Though... some of my books still have a wavy look to their pages that I don't think totally went away. Maybe they came that way. But I am pretty tired of worrying about it and dealing with it. I'm just worried in part that some of this stuff won't come out at all, and I'll be stuck doing constant returns, which aren't easy for me. I'd just like to get these things in the mail, enjoy them, and set them on a shelf where they belong.

    Funny enough, I just got a new trade in the mail like ten-fifteen minutes ago, and it's REALLY wavy on the top and bottom edges. It's been pretty rainy today and last night too, and the envelope wasn't sealed all the way. If you think it might come out, I'll leave it for a while before I go for a return. Maybe I'll get lucky for once.

    I actually did get a mini dehumidifier for one room, since the full size one was a bit expensive. It's constantly running, for whatever good that does. And thank you for answering me. I really do appreciate it.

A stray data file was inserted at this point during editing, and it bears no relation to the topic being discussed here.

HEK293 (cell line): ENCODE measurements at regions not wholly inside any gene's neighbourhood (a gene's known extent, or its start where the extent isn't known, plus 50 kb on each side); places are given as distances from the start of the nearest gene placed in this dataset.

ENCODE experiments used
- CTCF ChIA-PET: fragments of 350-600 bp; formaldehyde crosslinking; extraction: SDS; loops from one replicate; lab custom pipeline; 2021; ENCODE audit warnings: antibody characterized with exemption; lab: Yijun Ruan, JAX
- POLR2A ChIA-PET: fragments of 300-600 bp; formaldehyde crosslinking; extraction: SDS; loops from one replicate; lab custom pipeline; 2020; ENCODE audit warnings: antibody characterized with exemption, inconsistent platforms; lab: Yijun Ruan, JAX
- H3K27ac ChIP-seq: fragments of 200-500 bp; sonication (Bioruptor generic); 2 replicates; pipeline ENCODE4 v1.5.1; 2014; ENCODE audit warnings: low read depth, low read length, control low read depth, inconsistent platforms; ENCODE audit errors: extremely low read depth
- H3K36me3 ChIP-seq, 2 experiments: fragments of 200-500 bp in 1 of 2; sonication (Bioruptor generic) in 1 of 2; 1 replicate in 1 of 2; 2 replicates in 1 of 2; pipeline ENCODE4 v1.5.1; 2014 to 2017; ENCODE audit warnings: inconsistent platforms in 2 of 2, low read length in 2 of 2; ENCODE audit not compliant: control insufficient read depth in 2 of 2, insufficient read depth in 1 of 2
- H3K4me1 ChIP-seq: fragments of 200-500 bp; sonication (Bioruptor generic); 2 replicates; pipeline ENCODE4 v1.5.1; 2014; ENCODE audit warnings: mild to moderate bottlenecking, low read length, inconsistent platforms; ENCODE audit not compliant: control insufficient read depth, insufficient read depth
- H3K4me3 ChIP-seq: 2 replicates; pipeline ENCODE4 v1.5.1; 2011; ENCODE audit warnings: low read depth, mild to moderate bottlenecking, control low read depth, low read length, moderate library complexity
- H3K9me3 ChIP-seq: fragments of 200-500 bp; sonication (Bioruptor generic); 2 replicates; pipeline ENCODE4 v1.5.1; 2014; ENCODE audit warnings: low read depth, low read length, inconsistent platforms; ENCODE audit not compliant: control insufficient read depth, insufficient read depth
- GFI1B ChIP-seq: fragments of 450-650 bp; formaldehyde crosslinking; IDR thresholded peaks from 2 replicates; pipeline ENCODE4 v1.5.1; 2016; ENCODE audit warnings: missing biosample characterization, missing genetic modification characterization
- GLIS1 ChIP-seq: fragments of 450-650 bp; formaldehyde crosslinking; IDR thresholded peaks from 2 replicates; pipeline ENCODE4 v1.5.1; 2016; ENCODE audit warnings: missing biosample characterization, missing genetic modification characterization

Quote Originally Posted by ZenAmako View Post
    I put a bunch of wavy books in the trunk of my car on a warm day one time, and after a few hours they all flattened out.
    So some strong heat might help too? I'll keep that in mind, thank you.

    One other thing I worry about is what happens if another hurricane hits around here. The vast majority of my books (comic trades or just plain books) are on some long bookshelves in a single room. The shelves are attached to walls.

    If the power and AC gets knocked out again, I was thinking that maybe some plastic sheets could be taped over the shelves, maybe to act as a barrier against the air while the power is out. Do you think that might work? Even if comics flatten out again, and even if most of mine did show signs of improvement once the power returned, I still worry that long term exposure to the humid air like that will leave some lasting damage. I'd like to be prepared for next time if it unfortunately happens.

    What do you think?

  5. #5